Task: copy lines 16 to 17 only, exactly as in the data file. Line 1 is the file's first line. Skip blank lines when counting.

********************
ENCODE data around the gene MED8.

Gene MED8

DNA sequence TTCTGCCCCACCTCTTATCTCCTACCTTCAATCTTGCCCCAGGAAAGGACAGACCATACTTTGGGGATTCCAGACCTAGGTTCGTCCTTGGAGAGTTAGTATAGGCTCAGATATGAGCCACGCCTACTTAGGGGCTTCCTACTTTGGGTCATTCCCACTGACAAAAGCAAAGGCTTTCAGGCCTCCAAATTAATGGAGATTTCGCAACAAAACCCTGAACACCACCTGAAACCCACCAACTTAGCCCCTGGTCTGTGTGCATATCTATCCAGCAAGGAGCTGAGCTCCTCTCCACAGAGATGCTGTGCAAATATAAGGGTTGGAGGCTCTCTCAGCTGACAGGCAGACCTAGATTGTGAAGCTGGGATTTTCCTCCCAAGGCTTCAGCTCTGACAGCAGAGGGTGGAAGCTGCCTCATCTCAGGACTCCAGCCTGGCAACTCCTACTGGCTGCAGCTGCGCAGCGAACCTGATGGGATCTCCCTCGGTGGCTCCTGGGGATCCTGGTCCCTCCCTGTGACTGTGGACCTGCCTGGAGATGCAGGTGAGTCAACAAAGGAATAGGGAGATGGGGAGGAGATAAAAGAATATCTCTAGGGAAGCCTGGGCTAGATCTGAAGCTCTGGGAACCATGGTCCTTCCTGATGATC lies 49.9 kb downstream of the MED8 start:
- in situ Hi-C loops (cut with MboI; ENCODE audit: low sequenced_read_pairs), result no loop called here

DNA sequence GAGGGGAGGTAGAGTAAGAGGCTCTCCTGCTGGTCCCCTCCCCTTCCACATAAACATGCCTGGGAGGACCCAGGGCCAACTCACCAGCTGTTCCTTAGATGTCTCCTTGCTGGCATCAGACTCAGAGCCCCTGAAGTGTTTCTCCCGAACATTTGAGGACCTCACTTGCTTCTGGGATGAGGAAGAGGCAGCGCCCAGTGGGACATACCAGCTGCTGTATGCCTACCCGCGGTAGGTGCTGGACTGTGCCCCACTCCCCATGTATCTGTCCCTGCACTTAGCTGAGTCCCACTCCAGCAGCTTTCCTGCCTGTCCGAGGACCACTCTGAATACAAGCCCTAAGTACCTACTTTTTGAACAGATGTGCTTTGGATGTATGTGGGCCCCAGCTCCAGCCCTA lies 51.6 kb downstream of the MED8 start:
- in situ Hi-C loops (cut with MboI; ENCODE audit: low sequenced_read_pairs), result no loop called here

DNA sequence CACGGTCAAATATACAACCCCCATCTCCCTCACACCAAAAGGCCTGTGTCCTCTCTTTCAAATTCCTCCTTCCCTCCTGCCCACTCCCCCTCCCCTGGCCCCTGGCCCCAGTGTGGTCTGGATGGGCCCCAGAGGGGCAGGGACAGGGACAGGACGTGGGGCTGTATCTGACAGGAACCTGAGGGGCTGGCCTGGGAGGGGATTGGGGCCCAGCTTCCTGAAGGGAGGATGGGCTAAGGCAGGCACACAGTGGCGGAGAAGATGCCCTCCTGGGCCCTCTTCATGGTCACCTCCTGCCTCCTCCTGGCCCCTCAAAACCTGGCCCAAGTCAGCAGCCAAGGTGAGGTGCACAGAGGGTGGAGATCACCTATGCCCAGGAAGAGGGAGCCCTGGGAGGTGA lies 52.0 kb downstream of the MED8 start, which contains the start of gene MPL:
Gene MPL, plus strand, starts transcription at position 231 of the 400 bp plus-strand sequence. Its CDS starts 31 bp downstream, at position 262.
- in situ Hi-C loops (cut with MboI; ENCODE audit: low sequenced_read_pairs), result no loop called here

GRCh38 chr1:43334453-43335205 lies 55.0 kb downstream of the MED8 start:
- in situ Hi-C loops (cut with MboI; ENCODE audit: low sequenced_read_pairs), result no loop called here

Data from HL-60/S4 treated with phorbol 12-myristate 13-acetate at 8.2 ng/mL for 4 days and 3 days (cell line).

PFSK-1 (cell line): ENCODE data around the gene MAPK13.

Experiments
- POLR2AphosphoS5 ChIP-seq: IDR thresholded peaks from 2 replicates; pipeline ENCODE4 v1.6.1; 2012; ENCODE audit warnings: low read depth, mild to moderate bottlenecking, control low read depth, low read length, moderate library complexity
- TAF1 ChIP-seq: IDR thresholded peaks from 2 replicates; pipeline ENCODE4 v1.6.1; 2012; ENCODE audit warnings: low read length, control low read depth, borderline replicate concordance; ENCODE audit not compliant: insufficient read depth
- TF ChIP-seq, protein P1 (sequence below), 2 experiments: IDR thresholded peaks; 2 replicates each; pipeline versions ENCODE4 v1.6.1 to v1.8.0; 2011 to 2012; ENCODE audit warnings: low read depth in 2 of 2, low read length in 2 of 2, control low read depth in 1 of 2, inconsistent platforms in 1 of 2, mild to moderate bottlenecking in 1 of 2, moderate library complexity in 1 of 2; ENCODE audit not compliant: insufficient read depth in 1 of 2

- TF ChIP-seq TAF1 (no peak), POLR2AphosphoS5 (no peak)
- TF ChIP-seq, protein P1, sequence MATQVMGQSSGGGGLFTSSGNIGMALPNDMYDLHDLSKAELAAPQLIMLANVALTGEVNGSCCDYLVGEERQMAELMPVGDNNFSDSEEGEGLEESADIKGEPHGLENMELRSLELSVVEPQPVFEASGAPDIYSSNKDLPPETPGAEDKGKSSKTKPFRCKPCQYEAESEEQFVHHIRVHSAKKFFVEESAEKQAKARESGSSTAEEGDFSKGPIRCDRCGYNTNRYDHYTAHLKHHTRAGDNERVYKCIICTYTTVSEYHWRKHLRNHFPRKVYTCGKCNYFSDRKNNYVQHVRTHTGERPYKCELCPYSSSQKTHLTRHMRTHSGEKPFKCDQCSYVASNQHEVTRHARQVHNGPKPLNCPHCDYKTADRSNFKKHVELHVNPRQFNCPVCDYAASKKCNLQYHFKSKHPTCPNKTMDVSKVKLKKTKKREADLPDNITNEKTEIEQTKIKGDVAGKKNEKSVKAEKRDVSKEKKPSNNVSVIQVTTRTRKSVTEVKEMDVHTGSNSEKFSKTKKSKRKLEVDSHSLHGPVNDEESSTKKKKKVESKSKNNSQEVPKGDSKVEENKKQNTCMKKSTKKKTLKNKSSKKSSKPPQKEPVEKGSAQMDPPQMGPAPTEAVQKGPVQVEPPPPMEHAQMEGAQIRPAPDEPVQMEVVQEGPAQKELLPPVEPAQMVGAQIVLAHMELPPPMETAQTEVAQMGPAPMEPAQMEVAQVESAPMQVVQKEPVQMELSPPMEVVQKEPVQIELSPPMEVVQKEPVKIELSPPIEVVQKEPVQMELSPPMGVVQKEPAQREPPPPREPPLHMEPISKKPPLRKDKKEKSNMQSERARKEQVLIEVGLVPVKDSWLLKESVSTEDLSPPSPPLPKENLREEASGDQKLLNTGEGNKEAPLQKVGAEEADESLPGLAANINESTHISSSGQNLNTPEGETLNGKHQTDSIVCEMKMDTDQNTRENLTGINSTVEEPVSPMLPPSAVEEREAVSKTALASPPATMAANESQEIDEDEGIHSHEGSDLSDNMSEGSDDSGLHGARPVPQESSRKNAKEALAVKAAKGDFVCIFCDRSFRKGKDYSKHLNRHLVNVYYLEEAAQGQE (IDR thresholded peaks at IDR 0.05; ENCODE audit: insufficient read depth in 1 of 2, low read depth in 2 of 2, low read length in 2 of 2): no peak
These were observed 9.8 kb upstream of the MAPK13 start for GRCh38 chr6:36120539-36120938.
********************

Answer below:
- TAF1 ChIP-seq: IDR thresholded peaks from 2 replicates; pipeline ENCODE4 v1.6.1; 2012; ENCODE audit warnings: low read length, control low read depth, borderline replicate concordance; ENCODE audit not compliant: insufficient read depth
- TF ChIP-seq, protein P1 (sequence below), 2 experiments: IDR thresholded peaks; 2 replicates each; pipeline versions ENCODE4 v1.6.1 to v1.8.0; 2011 to 2012; ENCODE audit warnings: low read depth in 2 of 2, low read length in 2 of 2, control low read depth in 1 of 2, inconsistent platforms in 1 of 2, mild to moderate bottlenecking in 1 of 2, moderate library complexity in 1 of 2; ENCODE audit not compliant: insufficient read depth in 1 of 2